Of course, you might need to override the overloads of GetExportedValue (unless you don't use them, but even so, I would override them anyway for safety) and maybe add other constructors and stuff if you use the class. In this example, I did the minimum to get it to work.

Here are the unit tests that test the new method:

using System.ComponentModel.Composition;
using System.ComponentModel.Composition.Hosting;
using Microsoft.VisualStudio.TestTools.UnitTesting;
using System;

namespace GetButNotCreate
{
    public interface IInterface { }

    [Export(typeof(IInterface))]
    public class MyClass : IInterface 
    {
    }

    [TestClass]
    public class UnitTest1
    {      
        [TestMethod]
        [ExpectedException(typeof(Exception), "Type has not been composed yet.")]
        public void GetButNotCreate_will_throw_exception_if_type_not_composed_yet()
        {
            var catalog = new AssemblyCatalog(typeof(UnitTest1).Assembly);
            CustomContainer container = new CustomContainer(catalog);
            container.ComposeParts(this);

            var test = container.GetButDoNotCreate<IInterface>();
        }

        [TestMethod]
        public void GetButNotCreate_will_return_type_if_it_as_been_composed()
        {
            var catalog = new AssemblyCatalog(typeof(UnitTest1).Assembly);
            CustomContainer container = new CustomContainer(catalog);
            container.ComposeParts(this);

            var x = container.GetExportedValue<IInterface>();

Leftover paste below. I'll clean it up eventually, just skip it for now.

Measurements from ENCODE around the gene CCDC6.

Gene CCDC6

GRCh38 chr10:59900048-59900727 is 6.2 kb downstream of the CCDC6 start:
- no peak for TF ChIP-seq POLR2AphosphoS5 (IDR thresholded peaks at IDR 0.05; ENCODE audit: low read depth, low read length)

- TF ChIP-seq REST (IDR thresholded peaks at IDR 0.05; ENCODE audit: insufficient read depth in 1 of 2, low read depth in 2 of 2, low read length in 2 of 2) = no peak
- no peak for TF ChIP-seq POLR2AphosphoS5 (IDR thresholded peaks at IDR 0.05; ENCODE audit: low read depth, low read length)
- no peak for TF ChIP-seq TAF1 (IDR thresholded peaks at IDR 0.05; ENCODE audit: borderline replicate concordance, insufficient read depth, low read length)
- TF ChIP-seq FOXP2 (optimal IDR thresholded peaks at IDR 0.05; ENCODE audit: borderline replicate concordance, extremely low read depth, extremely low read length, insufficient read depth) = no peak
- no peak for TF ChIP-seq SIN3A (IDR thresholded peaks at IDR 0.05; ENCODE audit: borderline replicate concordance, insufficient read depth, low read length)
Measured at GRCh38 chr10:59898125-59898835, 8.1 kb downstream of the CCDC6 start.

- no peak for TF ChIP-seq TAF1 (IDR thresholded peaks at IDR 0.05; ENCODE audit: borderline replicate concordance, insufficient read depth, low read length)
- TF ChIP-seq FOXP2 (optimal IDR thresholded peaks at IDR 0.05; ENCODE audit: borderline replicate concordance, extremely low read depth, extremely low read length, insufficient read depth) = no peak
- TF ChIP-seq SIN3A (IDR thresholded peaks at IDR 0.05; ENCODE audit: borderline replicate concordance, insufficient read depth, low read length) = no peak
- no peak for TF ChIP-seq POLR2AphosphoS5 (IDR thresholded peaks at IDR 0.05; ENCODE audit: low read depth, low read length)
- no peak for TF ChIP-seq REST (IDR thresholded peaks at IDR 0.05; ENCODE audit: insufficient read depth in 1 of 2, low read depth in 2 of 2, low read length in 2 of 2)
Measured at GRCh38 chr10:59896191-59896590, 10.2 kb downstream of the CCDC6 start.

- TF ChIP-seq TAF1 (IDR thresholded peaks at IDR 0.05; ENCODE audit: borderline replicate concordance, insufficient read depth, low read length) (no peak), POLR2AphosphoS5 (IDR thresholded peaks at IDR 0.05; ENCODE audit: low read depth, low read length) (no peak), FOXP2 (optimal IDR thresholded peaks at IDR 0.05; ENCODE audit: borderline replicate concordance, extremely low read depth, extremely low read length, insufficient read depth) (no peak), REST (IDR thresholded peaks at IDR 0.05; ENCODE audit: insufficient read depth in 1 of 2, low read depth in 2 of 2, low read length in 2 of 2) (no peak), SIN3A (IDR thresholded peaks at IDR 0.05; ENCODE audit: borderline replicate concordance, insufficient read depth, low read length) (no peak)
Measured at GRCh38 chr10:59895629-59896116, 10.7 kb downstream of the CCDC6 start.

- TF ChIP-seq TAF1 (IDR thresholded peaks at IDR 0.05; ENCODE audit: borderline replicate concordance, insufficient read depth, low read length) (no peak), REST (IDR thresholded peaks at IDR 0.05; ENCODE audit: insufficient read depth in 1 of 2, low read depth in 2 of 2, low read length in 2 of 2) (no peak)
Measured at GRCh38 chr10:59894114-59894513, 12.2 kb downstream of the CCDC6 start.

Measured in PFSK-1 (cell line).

var y = container.GetButDoNotCreate<IInterface>();

            Assert.IsNotNull(y);
            Assert.AreEqual(x, y);
        }
    }
}

It shows that the GetButNotCreate will throw an exception if the type has never been exported and that it will return this type if it has already been imported.

I couldn't find any hooks anywhere to check (without resorting to reflection) to see if MEF has composed a part, so this CustomContainer solution would be my best bet.

share|improve this answer
    
@Giles - right this method would require me to know all the various MEF paths in which objects can be constructed and intercept those. Also if object trees are constructed, this would trace only roots. Secondly I'm unsure if this middleman would prevent garbage collection of the parts. –  Gishu Mar 28 '12 at 10:31
    
However +1 for the attempt/effort. I'm now questioning the need.. even if the ViewModel was created (on getExportedValue) from the test (instead of the production code), the test would fail since it probably won't be initialized/wired to other collaborators. –  Gishu Mar 28 '12 at 10:32
    
@Gishu after posting my initial post, I tried working with events, I also tried another solution with extension methods and I really couldn't come up with anything. Maybe using reflexion you could make an extension method that would look at the internal collection MEF is using for it's part and see if a part is already present in the collection. –  Gilles Mar 28 '12 at 12:51
add comment

I think it worth to have your own wrapper over Container. Something like IContainerWrapper and use it everywhere in your code.

With having this in place:

  • If you have usual Unit Tests you simply can inject another instance of wrapper, which suits your needs.

  • If you want to access production container, but have behavior described as above, you can then use preprocessor directive in your production wrapper implementation.

share|improve this answer
add comment

Your Answer

 
discard

By posting your answer, you agree to the privacy policy and terms of service.

Not the answer you're looking for? Browse other questions tagged or ask your own question.